4. Aug. 23rd. Shooting of eight surrendered Boer prisoners and one German missionary. This party of eight Boers was being marched into camp by Sergt Wrench. The Boers had of course been disarmed. The rifles of the Boers were on the wagon but the bolts of all had been withdrawn and were in possession of the escort. The escort was met close to the hospital by Lt Handcock and Lt Morant, both of the BVC, who told Sergeant Wrench to ride on with his men. A little later some shots were fired from a kopje (but not by Boers) to simulate an attempt at rescue. The whole of the Boer prisoners were immediately shot. The firing party consisted of Lts Morant, Handcock and Witton, Sergt-Major Hammett, Troopers A. Thompson and Duckett.
    The Rev. Mr Heese was walking alongside the wagon conversing with the prisoners. He was ordered to depart. The shooting than occurred. If not an eyewitness he must have returned almost immediately, attracted by the shooting, and must have seen the unburied bodies. Shortly after he passed the pickets in a state of great excitement. Lt Handcock shortly after left camp armed. Three Kaffir boys in the district affirm that they saw Lt Handcock shoot the missionary. Later on when men had searched in vain for the body to bury it Lt Handcock went straight to the place where the body was found, itself a suspicious circumstance. Mr Pritchard, storekeeper, can produce the Kaffir boys who state they saw the missionary shot. Mr Bristow, farmer and storekeeper, Sweetwaters, can also give valuable evidence as to the shooting of the eight surrendered prisoners.

[Comment: While this letter contains mostly facts that are not in dispute it is also embellished with a deal of  hearsay and rumour. e.g. there is no record of Mr Pritchard having been asked to give evidence or to produce the alleged “three Kaffir boys”. Surely this would have been evidence vital to the prosecution case if there was any truth to it.

According to The Times report of the trials no evidence was produced at the court-martial to show that Rev. Heese was a witness to shooting of the Boers - only that he was aware that there had been "a fight that morning and several had been killed".

One of the signatories to this letter, Trooper J.S. Silke wrote in his diary “The next day [i.e. 24 August] the Kaffirs found the dead body of the Missionary in his Cape Cart stuck in the bush. A party were then sent out to bury him. His Kaffir boy escaped and arrived in Pietersburg wounded in three places but died before any information was elicited.” [Carnegie M. and Shields F., In Search of Breaker Morant, Graphic Books, 1979. p87] This is greatly at odds with the know facts. The missionary’s body was not found for several days and his servant was found dead at the scene. This has to raise some doubt about how much first-hand knowledge many of these 15 men really had and which parts were based on rumours or fabricated to support their charges. Only three of the signatories, Thompson, Sheridan and Lucas are listed as witnesses in the courts-martial by Arthur Davey on pages 125-6 of his book. Two of them, Sheridan and Lucas didn't testify against Lieutenants Morant, Handcock and Witton but only against Kitchener's man, Captain Taylor.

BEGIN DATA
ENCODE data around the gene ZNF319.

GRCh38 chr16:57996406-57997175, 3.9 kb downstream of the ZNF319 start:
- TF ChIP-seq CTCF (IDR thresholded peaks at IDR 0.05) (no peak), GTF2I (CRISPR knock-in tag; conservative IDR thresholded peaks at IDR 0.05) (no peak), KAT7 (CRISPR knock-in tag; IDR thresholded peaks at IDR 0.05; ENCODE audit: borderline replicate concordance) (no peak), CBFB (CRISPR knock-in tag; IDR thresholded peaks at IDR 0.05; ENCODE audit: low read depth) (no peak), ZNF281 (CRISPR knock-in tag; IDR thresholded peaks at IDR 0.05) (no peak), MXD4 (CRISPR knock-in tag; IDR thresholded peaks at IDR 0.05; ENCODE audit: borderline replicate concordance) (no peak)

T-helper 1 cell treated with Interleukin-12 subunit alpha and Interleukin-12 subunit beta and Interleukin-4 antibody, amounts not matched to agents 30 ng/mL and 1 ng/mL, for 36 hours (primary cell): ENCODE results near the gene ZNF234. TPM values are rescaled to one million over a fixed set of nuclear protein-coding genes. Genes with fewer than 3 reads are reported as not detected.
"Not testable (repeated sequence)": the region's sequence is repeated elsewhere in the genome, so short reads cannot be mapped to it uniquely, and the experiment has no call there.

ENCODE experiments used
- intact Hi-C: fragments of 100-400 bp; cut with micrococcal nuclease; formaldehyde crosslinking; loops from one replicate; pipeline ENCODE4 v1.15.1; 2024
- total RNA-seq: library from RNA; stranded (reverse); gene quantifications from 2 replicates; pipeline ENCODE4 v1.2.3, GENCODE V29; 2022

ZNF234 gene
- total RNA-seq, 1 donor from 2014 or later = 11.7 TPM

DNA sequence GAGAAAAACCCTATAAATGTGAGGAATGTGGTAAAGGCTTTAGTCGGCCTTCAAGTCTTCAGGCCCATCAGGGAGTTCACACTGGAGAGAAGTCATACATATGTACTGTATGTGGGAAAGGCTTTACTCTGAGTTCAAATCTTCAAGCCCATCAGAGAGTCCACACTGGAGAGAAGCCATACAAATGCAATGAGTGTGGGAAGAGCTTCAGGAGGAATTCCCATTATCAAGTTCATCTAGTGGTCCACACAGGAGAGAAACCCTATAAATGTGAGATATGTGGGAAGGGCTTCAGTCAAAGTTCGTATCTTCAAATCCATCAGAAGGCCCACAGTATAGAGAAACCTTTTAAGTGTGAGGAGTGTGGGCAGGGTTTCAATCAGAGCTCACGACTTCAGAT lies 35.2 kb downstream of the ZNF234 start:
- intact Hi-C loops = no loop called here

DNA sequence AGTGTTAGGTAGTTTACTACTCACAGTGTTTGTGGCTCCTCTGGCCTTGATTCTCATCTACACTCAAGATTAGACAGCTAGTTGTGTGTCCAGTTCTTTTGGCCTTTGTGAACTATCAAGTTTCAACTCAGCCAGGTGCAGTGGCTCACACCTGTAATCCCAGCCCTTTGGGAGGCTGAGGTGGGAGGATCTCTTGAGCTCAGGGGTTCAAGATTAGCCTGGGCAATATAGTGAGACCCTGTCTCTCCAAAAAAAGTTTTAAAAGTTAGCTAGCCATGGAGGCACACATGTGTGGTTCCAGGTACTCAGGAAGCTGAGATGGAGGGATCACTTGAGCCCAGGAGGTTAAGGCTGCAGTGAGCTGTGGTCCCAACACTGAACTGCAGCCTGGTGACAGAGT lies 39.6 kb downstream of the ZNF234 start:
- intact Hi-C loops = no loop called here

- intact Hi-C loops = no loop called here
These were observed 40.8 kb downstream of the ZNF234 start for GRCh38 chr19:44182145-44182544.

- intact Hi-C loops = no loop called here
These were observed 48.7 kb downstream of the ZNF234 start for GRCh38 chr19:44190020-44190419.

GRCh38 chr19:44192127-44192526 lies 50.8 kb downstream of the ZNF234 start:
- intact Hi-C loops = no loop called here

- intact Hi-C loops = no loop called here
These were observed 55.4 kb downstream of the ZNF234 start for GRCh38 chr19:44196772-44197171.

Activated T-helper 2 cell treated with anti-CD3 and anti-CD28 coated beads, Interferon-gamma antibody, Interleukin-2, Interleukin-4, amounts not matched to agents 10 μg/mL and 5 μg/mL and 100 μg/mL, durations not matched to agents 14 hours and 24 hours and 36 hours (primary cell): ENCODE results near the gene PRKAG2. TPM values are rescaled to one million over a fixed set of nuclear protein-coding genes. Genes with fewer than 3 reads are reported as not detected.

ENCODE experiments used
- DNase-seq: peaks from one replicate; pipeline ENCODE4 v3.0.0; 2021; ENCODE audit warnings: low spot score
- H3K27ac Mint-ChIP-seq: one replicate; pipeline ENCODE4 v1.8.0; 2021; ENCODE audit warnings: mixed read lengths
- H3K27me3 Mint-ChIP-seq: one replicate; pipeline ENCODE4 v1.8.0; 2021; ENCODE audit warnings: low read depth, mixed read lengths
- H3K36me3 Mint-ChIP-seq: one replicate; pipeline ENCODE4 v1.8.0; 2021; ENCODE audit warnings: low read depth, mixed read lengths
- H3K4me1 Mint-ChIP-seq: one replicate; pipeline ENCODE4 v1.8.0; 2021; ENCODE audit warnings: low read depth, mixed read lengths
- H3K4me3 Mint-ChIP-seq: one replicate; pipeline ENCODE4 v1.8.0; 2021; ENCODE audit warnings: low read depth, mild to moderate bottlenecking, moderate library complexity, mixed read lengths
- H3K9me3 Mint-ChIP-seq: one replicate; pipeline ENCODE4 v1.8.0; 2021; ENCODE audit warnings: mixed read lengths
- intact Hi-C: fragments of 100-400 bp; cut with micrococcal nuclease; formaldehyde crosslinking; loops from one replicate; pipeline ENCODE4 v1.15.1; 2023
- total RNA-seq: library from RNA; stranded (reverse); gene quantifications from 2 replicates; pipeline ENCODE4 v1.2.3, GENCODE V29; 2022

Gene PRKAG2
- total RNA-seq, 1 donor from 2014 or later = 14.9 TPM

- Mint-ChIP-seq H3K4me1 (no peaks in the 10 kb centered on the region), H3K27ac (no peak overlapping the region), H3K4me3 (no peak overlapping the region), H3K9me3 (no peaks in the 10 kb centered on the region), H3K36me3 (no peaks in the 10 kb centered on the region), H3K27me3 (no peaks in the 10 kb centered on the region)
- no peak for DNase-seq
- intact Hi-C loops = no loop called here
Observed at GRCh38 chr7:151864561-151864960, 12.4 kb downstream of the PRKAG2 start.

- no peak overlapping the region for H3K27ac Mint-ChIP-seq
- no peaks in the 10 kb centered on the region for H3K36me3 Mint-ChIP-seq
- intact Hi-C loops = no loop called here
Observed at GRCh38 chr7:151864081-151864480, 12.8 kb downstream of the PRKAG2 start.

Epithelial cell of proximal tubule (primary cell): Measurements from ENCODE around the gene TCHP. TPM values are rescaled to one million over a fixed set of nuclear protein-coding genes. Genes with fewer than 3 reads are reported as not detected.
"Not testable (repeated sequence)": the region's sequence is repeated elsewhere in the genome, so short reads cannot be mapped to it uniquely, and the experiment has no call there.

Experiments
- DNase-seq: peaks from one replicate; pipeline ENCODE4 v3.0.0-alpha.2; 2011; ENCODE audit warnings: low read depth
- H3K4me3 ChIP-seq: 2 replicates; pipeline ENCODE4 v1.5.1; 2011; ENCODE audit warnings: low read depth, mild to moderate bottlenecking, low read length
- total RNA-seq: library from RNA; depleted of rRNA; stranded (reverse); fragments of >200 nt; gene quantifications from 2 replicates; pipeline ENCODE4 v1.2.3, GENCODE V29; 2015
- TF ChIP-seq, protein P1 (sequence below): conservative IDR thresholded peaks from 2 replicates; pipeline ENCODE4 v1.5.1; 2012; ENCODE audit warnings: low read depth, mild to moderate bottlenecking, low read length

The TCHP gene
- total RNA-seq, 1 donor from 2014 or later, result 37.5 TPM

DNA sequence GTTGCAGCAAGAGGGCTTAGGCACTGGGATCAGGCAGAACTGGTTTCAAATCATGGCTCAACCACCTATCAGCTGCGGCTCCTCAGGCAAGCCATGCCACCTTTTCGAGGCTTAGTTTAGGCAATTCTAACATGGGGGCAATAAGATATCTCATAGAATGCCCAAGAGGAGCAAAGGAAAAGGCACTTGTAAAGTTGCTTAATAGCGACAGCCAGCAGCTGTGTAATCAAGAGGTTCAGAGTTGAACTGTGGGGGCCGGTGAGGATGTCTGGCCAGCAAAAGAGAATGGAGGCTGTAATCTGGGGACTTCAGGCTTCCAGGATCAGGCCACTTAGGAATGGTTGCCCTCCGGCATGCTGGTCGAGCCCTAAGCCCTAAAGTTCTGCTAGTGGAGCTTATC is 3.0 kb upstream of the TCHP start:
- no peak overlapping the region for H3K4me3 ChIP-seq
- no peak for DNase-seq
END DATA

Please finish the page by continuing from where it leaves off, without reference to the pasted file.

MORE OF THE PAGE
There is nothing suspicious about the fact that Lt. Handcock knew where to go to search for the body of Rev. Heese. He took out a patrol in response to information received from another missionary, Rev. Krause as to the whereabouts of the shooting.]

  5. Sept. 5th. Lt Hannam and party fired on 3 wagons containing women and children and 4 men. When the first shot was fired by the BVC disclosing their presence the Boers shouted “We surrender” but although Lt Hannam knew that the Boers wished to surrender and that from first to last they never fired a single shot in token of their desire to surrender, he ordered his men to continue firing with the result that two little boys were killed and one little girl wounded. The casualties would have been more numerous but the bulk of the firing party disdaining to fire on women and children, deliberately fired over the wagons. Altogether from 200 to 250 rounds were fired by Lt Hannam’s positive orders to keep on firing long after the Boer’s appeals to be allowed to surrender had been heard and the shrieks of the women and children had revealed their presence in the wagons.